Krapps Last Tape title
John Hurt



Hurt on Beckett

'There's a certain apprehension about bringing a piece to the screen, especially if you've done something successfully on the stage,' says John Hurt. 'On the other hand, it's one of the plays which does seem natural to film, if you can find a way of giving it the presence on screen, which is a two-dimensional medium – a different way of keeping an audience's attention. It's the most obviously filmic piece insofar as it's quite naturalistic in a way, it's not formalised or stylised, not a modernist play in that sense. Everything that is said is perfectly reasonable. It's all in real time. If the camera behaves like an audience, as just an observer, then it isn't a huge leap of the imagination to go from an audience to a lens. If anything it can be quite helpful at times, in that it can become even more intimate. But Atom Egoyan was very careful not to get into close-up too much.

'It was never a problem having a different director to the stage production because I got on with Atom and he got on with me. There was a certain friction at the beginning because Atom wasn't used to doing a piece that he didn't work on from conception, and I was quite possessive about the play from my point of view. The frictions were worked out very quickly though, which is something you have to do very quickly. Rehearsal time on screen is a luxury. I'm used to doing that and used to working with a camera. When we got into it, we really worked very well together and I think he's done it wonderfully well. It is filmic but not intrusively so. You're never aware of the camera moving. There's only one serious cut, which he felt he needed, from the tape recorder and back again. You're not aware of the camera at all.

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'Beckett loves his characters tremendously, but he is utterly without sentiment. I don't think that Krapp is an actual autobiography, but there are autobiographical pieces in it, things taken from his life. It's about your perception of how you reconstruct your own life, how you accuse your old self.

'Memory and regret is universal. How many times in one day do you hear people say "if only" or "only if" – those two words that should never go together in the English language. You think: "I could have been so much this if I'd done that – if I'd played things differently." In other words, saying: "If I wasn't the person I was at the time making those decisions." But that, of course, is what you were and that is what you are now. It's something that is universal. This goes some way to explaining the spell that the play has on an audience, because it so acutely touches that point in everybody. We examine ourselves constantly.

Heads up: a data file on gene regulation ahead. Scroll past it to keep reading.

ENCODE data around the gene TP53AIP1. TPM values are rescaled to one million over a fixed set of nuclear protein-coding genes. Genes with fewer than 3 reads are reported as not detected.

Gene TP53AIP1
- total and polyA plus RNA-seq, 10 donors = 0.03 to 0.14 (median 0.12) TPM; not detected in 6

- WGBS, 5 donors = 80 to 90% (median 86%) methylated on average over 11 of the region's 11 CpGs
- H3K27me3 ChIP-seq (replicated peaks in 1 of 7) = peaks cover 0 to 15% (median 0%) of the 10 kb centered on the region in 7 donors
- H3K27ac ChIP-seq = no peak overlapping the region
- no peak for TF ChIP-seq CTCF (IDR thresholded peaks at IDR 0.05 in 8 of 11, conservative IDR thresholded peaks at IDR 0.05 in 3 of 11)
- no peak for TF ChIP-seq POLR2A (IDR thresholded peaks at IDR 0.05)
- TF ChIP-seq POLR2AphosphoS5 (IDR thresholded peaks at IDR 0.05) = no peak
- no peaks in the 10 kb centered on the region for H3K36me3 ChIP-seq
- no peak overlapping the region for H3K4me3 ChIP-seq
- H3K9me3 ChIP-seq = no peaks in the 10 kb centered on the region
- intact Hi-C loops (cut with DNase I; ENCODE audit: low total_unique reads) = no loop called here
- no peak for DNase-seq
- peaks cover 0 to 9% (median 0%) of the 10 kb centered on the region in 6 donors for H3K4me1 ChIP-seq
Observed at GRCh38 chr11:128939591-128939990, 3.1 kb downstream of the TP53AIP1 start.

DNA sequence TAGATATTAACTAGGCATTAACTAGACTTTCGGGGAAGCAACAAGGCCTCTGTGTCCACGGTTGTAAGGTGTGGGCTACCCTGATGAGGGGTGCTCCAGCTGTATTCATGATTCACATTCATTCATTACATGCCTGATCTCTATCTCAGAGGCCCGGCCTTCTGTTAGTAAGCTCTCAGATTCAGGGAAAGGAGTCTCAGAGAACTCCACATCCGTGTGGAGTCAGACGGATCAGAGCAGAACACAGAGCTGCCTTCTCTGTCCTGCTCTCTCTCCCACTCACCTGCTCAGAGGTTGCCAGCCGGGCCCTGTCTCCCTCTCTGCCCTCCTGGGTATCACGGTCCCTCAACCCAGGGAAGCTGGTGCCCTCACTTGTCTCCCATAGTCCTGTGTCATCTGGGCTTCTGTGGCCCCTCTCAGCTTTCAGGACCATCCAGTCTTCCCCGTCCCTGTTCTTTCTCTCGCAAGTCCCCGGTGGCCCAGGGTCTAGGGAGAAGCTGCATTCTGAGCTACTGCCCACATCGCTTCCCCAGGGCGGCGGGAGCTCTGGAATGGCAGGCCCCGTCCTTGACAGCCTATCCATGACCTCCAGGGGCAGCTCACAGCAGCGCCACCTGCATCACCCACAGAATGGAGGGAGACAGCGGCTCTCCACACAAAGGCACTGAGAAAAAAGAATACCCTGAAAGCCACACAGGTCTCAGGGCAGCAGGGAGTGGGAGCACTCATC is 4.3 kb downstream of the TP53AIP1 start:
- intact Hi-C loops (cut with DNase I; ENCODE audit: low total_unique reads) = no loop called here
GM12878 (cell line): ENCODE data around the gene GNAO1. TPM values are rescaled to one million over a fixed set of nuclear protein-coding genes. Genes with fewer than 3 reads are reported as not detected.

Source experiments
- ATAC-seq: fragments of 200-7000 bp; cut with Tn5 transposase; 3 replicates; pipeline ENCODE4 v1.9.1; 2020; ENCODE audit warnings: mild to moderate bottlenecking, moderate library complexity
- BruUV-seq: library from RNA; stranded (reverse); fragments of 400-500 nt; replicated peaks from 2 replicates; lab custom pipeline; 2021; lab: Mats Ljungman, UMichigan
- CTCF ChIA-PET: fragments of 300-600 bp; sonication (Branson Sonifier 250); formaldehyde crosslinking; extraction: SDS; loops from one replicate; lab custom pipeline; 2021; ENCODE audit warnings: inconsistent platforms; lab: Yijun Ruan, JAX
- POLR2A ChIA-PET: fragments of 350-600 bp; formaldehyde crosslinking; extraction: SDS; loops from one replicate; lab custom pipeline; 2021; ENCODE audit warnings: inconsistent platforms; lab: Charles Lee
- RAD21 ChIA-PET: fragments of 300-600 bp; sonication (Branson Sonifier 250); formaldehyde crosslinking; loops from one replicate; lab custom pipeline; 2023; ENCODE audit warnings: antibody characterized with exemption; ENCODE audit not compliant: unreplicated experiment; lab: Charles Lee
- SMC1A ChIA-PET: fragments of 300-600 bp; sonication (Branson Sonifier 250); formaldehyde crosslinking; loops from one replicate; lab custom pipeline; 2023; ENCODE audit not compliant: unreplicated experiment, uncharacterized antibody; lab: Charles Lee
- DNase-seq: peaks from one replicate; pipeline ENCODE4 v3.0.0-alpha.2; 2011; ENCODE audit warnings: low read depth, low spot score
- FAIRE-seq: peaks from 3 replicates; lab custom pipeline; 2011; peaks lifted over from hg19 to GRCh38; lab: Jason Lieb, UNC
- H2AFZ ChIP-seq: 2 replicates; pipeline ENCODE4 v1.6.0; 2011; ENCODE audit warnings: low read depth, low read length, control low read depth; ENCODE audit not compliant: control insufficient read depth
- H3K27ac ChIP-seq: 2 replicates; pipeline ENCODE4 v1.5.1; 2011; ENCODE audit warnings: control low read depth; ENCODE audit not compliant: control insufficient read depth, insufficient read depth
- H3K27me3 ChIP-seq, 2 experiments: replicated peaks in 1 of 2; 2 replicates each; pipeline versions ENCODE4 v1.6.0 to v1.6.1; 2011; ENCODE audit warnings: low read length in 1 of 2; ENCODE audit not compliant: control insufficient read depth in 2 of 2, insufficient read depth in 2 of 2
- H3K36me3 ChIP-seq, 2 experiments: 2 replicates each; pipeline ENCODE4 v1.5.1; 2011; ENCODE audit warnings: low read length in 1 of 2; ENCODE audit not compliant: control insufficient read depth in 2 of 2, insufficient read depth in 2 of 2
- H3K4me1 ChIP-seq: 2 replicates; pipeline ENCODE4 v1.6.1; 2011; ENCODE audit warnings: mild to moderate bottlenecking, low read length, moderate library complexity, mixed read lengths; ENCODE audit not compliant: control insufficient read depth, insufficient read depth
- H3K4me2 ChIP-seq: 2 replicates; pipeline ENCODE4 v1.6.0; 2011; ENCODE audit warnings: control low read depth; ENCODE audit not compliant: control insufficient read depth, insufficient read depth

'I have an ability, particularly on stage, to appear like Beckett. There's a kind of similarity in the build of face. But nobody can look exactly like Beckett. His face was a work of art! On stage you can give the impression of a bird of prey, which is what I did. It is harder, obviously, on film.

'The long, 14-minute takes that we used are a matter of expedience. The fact that I have played it does mean that the words are part of my DNA now. I don't have to worry about remembering the lines. Usually in film you do have to worry, because it is not rehearsed until the day of shooting. I am a great believer in rehearsing film, particularly films which deal with scenes played between characters.

'Beckett may or may not have been right about the world, but he was right about his world. He was certainly right about Krapp's world. It's a common misconception that Beckett is a gloomy old bastard – that he is negative and makes you despondent and depressed. I don't think that's the case at all. Most of the audiences that saw me play Krapp live on the London stage didn't react like that at all. They found it quite uplifting. It's uplifting because the emotions are real, and instead of being parochial he's chosen to write about universal things, and humanity's universal attributes. What he does so brilliantly is to take a universal understanding of a character and then make that seem to be parochial. It's a great trick, because it is therefore understandable to anybody.'

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